US considering removing Iran’s IRGC from terror list – source

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Members of Iran’s Revolutionary Guards march during a parade commemorating the anniversary of the Iran-Iraq War (1980-88) in Tehran September 22, 2010. REUTERS/Morteza Nikoubazl

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March 16 (Reuters) – The United States is considering removing the Iranian Revolutionary Guards Corps from its blacklist of foreign terrorist organizations in exchange for Iran‘s pledge to rein in the elite force, a source familiar with the matter said on Wednesday.

The source said Washington has not decided what an acceptable commitment might be from Tehran in exchange for such a move, which would reverse the group’s blacklisting by former US President Donald Trump in 2019 and drew harsh Republican criticism.

The move marked the first time Washington had officially designated part of another sovereign government as a terrorist group.

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The Islamic Revolutionary Guard Corps (IRGC) is a powerful faction in Iran that controls a business empire and elite military and intelligence agencies that Washington accuses of orchestrating a global terror campaign.

The source, who spoke on condition of anonymity, said the Biden administration is considering dropping the terrorist designation “in exchange for some sort of commitment and/or action by Iran regarding regional or other IRGC activities.” should let.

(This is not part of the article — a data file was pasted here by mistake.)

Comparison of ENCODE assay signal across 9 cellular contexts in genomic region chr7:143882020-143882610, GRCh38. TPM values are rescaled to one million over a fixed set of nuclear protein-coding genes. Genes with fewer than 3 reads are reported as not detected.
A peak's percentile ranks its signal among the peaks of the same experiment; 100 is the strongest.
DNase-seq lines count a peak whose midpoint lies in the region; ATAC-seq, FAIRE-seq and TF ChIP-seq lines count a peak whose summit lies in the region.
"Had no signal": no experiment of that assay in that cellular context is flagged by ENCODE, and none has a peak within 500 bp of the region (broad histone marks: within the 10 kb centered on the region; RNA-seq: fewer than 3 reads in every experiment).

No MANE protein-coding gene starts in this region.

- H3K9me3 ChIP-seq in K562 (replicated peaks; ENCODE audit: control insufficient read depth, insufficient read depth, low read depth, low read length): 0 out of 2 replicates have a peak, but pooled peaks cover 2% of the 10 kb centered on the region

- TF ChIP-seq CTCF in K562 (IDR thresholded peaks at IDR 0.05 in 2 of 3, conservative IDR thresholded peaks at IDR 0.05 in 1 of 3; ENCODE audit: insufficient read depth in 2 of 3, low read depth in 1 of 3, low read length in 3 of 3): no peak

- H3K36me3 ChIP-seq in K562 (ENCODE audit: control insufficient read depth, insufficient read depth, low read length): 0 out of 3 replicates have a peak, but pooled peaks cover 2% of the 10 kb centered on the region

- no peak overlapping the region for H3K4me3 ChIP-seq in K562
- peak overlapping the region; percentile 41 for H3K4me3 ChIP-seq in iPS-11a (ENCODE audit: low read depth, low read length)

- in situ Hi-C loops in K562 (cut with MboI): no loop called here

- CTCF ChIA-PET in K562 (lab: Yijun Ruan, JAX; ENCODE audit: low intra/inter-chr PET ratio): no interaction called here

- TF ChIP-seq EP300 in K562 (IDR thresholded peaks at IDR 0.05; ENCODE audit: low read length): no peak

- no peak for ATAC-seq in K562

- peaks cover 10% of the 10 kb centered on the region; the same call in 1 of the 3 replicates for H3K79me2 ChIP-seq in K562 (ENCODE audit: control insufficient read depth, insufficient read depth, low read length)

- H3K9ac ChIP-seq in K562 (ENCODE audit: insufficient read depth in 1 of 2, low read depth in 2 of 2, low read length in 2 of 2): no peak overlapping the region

The Biden administration’s consideration of such a compromise was first reported by Axios, citing Israeli and US sources.

Multiple sources have said the removal of the designation is one of the latest and most vexing issues in broader indirect talks over the revival of the 2015 deal under which Iran limited its nuclear program in exchange for the lifting of economic sanctions.

Asked about the possibility of removing the IRGC from the US terror list, US State Department spokesman Ned Price declined to comment, except that lifting sanctions is the focus of negotiations to revive the nuclear deal .

Last week, an Iranian official said delisting the IRGC from the blacklist was discussed back in June, but matters became more complicated after hardliner Ebrahim Raisi was elected Iran’s president last summer.

The Iranian official, who spoke on condition of anonymity, said the United States had made it clear “that it cannot remove it without major concessions from Iran,” a stance he says has been rejected by Iran’s top nuclear negotiator, Ali Bagheri Kani had been.

The IRGC’s political influence over Iran’s complex power structure has increased since the election of Raisi, who took office in August and whose government includes dozens of Revolutionary Guards commanders.

Raisi’s election resulted in a five-month gap in indirect US-Iranian talks on reviving the nuclear deal, which Trump abandoned in 2018 and reimposed US sanctions, prompting Iran to start violating its nuclear borders about a year later .

Negotiations resumed in late November, with officials from other parties to the deal – Britain, China, France, Germany and Russia – as well as European Union officials coordinating talks between US and Iran officials. A deal would allow Iran to sell its oil abroad.

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Reporting by Arshad Mohammed in Saint Paul, Minnesota and Parisa Hafezi in Dubai; Additional reporting by John Irish in Paris; Edited by Mary Milliken and Alistair Bell

Our standards: The Thomson Reuters Trust Principles.

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